As the threat of the Taliban looms larger over Pakistan, schools in Karachi and Lahore have come to resemble armed camps. The fear of terrorist attacks unsettles children and parents alike. Ever the enemies of education, the Taliban will stop at nothing in their quest for power. -- Irfan Husain

… Of necessity, then, I have been thinking about Islamic extremism, one way or another, almost every day for the past 15 years. On occasions, those ruminations have taken on a highly personal edge, from instances both ludicrous and potentially lethal. I came to know the Islamic furies of the Taliban early on, first as an offender against their prohibition against trimmed beards, which caused me to be seized on the street in Kabul in 1996, my chin forced upwards by my heavily-bearded captors to allow a measuring of my grown-out stubble against a six-inch strip of metal that constituted one of the Taliban’s rough-and-ready measures of their fellow Afghans’ fealty to pre-medieval Islamic codes. That encounter saw me thrust into a rusty shipping container with other miscreants who were destined to spend weeks in the container while growing their own inadequate stubble, but an appeal to a friendly United Nations official with influence among the Taliban led to my early reprieve. Later, caught trying to disguise myself as an Afghan under a shoulder blanket in the crowd at the execution by a volley of Kalashnikov fire of alleged murderers and adulterers in a Kabul soccer stadium, I had to run for my life from an angry mob shouting “Kafir!”, meaning infidel, and throwing stones. …

As it happens, I am writing after a Cambridge University dinner in honour of David Puttnam, director of “Chariots of Fire” and “The Killing Fields,” who spoke at Trinity College on his vision of the vast educational potential inherent in the new tools of the digital age. A passionate believer in the benefits of the Internet, he nonetheless referred at one point to its downside potential, describing demagogic bloggers who exploit their access to the medium as “a digital lynch mob.”

While that’s a specter that always lurks at the edge of blogging, the more so when the topic is as emotive as Islamic radicalization, what has been striking about the blogs this topic has attracted – like so many others on the ‘At War’ site in recent months – is the sense I take from the flow of questions and comments of how well many of our readers have understood the multiple causes of radicalization in the Islamic world, and how widespread, judging from this sample, is the understanding that these causes seem unlikely to yield to greater tolerance among radicalized Muslims within a generation, and perhaps for far longer than that. In that sense, at least, those who have cast the confrontation between Islamic extremism and the West as “the long war” seem to have grasped an unpalatable but inescapable truth. If the West is to find an accommodation with this new enemy, we will have to work hard at addressing these causes, with military power only one of the many tools in our armory, and we will most surely have to draw on the one resource, patience, that is always in short supply when nations and creeds and ways of life find themselves under violent attack. -- JOHN F. BURNS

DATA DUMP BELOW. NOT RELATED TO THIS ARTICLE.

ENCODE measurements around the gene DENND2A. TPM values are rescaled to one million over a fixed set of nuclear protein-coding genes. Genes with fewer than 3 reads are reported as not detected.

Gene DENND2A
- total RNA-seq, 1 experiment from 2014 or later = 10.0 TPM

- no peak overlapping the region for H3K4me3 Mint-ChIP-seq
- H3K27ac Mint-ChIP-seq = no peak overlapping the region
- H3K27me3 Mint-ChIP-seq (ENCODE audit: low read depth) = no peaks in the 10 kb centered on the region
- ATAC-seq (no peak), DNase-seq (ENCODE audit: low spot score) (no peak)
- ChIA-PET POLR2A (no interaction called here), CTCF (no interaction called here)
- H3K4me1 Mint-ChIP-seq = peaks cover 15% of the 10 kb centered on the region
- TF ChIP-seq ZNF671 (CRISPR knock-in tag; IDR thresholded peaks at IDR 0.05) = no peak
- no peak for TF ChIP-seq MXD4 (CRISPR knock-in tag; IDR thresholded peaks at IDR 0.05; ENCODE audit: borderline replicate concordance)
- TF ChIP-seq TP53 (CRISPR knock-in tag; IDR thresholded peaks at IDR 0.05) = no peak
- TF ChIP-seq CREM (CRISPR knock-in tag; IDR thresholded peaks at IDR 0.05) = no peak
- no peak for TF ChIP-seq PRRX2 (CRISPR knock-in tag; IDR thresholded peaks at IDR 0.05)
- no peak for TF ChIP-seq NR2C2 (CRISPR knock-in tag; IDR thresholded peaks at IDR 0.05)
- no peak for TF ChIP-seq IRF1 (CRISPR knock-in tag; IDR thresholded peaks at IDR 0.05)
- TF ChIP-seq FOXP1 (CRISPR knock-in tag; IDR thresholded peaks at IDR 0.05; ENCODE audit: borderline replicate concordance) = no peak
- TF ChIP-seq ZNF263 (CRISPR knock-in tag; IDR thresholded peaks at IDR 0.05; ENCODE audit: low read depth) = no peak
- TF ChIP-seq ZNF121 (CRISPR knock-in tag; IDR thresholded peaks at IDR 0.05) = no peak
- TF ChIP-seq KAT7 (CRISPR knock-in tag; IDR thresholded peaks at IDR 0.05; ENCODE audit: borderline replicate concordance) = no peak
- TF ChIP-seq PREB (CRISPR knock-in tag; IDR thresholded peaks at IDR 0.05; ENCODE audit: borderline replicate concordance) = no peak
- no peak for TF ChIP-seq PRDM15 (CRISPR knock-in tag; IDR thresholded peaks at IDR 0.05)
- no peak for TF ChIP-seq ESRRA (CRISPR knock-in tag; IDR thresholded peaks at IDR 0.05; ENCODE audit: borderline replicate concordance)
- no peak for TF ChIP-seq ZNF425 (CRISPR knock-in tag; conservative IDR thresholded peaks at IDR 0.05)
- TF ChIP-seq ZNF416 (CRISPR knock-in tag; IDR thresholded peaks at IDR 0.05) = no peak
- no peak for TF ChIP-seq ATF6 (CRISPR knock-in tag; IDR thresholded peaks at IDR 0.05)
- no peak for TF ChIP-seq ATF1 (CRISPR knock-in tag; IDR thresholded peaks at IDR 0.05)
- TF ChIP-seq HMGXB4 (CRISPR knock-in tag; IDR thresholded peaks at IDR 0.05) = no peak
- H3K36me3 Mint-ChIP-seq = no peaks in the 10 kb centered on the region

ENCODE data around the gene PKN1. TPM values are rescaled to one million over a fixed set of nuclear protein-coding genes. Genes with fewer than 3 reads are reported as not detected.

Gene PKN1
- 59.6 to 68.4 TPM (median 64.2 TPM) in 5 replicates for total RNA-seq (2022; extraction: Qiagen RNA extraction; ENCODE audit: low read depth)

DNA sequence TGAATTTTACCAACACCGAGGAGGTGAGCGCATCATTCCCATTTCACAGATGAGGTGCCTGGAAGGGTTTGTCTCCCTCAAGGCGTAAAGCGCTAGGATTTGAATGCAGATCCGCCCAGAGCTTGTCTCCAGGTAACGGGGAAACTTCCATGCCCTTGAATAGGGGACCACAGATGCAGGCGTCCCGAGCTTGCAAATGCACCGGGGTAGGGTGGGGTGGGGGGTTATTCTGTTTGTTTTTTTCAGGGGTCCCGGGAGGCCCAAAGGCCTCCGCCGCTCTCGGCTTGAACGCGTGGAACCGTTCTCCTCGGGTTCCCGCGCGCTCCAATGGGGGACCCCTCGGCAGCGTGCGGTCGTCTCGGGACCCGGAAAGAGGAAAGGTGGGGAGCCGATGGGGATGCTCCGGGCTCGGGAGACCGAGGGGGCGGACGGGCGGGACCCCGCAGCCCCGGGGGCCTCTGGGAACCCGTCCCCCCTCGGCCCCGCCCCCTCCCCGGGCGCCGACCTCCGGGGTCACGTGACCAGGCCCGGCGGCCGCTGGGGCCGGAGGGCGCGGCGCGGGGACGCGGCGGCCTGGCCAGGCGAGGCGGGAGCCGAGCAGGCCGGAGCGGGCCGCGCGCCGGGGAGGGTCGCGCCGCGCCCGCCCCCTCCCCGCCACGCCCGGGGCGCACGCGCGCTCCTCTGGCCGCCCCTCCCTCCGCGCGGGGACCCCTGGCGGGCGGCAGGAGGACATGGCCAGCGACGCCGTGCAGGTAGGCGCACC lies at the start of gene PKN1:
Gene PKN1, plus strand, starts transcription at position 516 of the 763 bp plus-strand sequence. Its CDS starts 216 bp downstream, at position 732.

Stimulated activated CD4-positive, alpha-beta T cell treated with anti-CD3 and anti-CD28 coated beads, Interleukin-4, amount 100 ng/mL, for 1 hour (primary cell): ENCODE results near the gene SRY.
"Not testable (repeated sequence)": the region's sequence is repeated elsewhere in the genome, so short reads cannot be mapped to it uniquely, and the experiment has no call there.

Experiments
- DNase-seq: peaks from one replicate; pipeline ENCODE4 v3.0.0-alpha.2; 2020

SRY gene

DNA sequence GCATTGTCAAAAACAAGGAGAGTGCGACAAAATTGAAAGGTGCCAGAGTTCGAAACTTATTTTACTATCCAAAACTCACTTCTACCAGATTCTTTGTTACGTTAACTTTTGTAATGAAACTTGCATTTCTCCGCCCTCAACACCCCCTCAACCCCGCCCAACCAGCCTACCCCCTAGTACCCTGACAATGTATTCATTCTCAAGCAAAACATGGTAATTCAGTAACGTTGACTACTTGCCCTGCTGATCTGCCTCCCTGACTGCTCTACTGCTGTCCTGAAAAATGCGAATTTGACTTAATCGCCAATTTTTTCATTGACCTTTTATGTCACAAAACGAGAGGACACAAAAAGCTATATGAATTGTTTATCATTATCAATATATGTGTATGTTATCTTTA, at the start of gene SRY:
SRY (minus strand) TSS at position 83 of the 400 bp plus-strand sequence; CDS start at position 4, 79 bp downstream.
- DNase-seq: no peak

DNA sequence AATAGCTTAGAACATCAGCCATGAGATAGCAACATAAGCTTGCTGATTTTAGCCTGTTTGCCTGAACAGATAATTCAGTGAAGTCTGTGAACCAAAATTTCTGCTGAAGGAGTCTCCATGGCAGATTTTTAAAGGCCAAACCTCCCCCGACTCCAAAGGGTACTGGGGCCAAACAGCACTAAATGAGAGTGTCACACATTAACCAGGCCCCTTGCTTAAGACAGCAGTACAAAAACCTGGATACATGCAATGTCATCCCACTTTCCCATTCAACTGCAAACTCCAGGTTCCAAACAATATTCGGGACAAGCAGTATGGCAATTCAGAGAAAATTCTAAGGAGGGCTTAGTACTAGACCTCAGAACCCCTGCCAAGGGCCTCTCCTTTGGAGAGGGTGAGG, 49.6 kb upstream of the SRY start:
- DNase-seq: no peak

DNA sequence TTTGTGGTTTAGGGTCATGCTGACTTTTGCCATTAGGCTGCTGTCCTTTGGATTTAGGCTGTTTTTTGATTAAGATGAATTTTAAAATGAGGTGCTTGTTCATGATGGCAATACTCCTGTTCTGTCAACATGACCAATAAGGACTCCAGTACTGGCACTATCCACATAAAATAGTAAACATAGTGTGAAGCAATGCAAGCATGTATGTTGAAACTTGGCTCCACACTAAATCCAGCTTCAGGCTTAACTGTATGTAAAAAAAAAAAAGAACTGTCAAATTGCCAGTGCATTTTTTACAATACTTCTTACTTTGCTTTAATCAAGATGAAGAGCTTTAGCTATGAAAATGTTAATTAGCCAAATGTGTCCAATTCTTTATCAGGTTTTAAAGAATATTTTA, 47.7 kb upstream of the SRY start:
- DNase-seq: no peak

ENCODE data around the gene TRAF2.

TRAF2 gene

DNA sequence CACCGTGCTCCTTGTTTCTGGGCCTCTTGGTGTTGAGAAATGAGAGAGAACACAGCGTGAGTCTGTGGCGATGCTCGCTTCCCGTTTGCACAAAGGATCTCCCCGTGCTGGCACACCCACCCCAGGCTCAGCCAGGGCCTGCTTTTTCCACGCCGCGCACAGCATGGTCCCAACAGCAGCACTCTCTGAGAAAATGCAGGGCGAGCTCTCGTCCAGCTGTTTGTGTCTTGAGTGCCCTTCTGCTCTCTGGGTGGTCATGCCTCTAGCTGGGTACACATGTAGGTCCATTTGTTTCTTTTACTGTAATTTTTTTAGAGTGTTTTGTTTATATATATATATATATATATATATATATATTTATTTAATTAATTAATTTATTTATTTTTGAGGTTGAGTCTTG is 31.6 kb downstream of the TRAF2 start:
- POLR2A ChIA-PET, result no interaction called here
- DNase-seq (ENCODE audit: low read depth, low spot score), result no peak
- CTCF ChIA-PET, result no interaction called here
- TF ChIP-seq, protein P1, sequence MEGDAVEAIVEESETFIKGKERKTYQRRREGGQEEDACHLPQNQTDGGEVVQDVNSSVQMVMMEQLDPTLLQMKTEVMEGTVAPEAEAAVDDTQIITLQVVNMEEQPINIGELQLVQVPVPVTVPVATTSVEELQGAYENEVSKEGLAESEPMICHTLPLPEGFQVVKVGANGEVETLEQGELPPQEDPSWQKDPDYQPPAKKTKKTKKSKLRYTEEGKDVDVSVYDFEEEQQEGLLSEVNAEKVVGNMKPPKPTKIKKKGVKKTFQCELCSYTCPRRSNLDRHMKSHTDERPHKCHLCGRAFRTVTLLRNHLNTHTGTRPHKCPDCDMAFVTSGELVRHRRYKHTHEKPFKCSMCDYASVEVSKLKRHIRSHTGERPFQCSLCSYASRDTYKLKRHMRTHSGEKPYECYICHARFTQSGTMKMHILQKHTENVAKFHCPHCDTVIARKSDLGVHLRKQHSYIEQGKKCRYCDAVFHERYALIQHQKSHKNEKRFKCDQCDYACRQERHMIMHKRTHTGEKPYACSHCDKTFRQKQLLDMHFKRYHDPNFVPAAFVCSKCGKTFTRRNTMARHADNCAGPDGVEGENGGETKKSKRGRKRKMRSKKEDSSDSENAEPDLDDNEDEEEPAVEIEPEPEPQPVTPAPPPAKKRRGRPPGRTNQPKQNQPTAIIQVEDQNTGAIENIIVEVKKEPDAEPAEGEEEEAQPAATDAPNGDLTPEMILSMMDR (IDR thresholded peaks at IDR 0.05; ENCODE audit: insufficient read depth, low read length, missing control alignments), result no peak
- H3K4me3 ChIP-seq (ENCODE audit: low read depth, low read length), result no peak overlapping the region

Photo: John F Burns, by Lars Klove for The New York


This does not mean that radical Islam is not a threat in-and-of-itself. Just as most American liberals are unaware that their purpose is to give legitimacy – "mainstream" if you will – the radical left's communist agenda, most Muslim Jihadists are unaware that they fight on behalf of the same ideology. Many of them believe the exhortations of their Imams. Some Imams may even believe it. Many truly believe they are working on Allah's behalf to create a worldwide Muslim caliphate. Because of this, they have to be considered a stand-alone threat. -- James Simpson

All too often, though, Arab and Muslim governments arrest their jihadis at home, denounce them privately to us, but say nothing in public. The global leadership of Islam — like the king of Saudi Arabia or the Organisation of the Islamic Conference — rarely take on jihadist actions and ideology openly with the kind of passion, consistency and mass protests that we have seen them do, for example, against Danish cartoons of the Prophet Mohammad.